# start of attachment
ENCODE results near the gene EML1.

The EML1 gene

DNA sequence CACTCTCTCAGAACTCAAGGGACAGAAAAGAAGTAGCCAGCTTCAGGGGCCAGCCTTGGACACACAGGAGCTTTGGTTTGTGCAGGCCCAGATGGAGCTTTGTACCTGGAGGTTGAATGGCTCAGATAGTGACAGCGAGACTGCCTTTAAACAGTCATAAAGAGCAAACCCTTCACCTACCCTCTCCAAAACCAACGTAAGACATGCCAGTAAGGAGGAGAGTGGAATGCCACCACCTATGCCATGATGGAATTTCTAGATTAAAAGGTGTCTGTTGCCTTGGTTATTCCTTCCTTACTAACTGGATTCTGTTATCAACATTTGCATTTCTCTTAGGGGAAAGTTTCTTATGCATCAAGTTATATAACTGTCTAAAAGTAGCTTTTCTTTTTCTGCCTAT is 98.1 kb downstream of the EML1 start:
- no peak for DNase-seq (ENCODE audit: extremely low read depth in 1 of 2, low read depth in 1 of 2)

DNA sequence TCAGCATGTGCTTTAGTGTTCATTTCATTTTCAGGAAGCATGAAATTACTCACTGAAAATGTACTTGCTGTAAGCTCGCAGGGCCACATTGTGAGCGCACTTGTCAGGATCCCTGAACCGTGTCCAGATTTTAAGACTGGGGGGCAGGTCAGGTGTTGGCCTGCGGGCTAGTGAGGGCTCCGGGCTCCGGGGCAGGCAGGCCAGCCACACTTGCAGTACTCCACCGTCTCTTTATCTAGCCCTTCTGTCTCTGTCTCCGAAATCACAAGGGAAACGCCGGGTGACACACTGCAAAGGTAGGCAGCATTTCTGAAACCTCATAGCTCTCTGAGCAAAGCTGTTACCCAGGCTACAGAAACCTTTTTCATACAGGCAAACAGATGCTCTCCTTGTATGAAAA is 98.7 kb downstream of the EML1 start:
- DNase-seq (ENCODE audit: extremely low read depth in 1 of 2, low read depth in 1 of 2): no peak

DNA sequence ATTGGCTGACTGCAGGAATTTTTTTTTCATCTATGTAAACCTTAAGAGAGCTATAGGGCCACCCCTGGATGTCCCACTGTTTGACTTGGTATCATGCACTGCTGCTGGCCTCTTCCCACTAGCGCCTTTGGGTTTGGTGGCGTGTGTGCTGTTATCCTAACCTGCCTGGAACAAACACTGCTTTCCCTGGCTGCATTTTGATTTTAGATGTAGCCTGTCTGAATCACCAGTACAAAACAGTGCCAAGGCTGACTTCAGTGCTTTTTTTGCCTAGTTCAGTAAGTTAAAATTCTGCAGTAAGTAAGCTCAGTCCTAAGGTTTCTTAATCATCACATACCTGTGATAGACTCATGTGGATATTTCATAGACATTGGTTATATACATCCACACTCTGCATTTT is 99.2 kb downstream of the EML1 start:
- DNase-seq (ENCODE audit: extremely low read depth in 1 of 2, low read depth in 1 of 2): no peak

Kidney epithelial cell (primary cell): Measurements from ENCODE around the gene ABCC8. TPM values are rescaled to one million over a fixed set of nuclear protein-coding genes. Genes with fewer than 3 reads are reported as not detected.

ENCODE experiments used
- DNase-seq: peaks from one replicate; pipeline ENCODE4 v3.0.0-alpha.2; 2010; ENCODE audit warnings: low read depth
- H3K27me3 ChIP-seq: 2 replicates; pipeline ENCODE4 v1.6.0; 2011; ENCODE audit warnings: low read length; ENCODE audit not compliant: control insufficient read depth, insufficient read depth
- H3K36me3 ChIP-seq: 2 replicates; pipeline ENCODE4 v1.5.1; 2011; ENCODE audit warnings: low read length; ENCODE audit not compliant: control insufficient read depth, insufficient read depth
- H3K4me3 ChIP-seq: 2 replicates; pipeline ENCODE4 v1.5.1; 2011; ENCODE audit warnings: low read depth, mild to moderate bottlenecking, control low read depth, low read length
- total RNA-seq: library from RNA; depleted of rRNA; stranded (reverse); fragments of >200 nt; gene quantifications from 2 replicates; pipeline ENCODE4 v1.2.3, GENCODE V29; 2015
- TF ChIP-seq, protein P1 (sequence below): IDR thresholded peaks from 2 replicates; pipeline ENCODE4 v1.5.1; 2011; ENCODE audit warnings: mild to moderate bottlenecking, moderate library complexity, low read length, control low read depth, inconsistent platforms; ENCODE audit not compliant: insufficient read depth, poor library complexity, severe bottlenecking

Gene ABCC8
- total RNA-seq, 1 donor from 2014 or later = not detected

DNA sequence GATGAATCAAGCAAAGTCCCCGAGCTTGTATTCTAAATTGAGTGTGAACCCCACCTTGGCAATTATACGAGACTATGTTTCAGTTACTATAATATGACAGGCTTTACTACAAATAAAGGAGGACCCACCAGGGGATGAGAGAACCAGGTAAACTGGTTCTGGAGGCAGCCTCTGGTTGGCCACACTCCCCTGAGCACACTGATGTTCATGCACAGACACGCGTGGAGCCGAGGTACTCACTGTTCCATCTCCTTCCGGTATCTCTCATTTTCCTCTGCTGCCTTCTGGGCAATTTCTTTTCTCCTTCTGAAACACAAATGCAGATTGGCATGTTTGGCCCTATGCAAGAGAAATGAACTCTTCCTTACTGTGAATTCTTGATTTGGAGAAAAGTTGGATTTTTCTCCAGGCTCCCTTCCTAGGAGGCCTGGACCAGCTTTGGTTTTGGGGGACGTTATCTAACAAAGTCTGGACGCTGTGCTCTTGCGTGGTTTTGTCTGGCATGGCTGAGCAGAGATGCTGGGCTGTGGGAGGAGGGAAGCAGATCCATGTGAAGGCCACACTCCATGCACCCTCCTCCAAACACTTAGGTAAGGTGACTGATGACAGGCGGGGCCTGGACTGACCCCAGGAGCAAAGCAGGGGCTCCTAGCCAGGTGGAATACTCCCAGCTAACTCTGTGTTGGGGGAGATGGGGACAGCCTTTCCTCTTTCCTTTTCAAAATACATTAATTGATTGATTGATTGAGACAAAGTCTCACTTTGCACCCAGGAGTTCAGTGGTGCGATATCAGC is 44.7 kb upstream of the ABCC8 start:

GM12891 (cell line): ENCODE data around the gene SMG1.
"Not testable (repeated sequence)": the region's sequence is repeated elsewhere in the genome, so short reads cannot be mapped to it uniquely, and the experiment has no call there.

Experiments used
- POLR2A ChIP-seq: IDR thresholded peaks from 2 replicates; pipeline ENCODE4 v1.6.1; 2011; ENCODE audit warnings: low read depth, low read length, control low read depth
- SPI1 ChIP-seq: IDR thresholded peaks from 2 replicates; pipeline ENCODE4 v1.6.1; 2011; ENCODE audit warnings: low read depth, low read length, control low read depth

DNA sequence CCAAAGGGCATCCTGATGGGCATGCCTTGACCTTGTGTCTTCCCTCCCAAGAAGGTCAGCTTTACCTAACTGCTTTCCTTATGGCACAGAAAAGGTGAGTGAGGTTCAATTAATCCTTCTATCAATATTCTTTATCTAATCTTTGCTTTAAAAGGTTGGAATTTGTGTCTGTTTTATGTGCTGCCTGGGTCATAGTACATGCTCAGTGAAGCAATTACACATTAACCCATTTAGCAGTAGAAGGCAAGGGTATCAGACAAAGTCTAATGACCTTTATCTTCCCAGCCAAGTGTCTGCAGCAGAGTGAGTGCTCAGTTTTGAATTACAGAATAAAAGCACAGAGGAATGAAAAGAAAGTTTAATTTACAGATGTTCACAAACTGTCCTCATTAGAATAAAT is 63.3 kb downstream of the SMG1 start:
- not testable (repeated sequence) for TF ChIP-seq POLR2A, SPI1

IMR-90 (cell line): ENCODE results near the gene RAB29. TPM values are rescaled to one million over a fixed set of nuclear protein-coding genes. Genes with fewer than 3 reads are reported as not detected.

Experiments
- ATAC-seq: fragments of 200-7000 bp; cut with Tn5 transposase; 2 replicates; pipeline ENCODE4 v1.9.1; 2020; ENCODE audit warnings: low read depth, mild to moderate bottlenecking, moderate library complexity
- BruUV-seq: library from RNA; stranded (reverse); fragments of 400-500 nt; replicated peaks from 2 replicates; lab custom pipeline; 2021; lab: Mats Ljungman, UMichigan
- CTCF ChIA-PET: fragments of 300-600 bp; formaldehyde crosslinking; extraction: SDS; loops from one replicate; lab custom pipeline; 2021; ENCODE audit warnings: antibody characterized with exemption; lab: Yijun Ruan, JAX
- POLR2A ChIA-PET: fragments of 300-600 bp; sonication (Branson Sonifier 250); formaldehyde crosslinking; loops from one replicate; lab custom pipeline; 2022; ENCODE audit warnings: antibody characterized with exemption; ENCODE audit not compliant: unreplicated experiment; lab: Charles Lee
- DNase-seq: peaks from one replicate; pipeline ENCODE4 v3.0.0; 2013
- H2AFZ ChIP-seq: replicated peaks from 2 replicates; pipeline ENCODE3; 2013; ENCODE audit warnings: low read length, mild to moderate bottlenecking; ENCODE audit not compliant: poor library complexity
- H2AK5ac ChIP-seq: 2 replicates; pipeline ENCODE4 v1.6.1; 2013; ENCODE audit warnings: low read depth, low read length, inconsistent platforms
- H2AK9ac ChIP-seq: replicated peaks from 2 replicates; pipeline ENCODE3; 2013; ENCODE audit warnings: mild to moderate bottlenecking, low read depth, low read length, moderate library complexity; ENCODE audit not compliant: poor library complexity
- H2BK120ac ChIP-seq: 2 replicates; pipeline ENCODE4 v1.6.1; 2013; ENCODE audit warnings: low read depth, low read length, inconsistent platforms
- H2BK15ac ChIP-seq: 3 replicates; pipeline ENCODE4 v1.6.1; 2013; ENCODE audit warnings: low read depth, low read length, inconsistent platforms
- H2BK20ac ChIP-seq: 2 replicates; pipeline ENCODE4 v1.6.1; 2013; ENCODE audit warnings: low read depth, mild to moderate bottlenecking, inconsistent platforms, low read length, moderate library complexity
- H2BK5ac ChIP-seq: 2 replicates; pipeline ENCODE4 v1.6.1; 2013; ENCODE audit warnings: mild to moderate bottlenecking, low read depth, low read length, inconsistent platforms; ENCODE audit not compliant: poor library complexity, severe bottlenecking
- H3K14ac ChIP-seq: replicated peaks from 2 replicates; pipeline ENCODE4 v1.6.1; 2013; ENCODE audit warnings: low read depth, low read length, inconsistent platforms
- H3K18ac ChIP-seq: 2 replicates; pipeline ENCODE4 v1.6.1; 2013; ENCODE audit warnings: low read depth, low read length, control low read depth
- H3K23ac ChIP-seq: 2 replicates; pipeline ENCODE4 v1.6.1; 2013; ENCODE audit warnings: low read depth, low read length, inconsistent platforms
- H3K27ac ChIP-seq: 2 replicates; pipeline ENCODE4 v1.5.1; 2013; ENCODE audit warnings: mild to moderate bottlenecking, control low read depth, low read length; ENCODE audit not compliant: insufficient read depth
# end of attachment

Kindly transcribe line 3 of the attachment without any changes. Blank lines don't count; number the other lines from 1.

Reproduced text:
DNA sequence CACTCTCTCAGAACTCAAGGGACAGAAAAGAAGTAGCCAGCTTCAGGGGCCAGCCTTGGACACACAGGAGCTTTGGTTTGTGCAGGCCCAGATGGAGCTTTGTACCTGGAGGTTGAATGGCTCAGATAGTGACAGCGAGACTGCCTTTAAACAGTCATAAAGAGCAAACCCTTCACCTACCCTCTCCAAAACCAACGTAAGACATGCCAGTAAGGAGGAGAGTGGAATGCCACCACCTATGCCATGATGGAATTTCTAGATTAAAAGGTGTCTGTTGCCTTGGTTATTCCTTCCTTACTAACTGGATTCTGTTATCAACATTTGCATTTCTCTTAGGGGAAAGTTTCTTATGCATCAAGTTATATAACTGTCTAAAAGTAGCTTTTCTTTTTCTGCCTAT is 98.1 kb downstream of the EML1 start: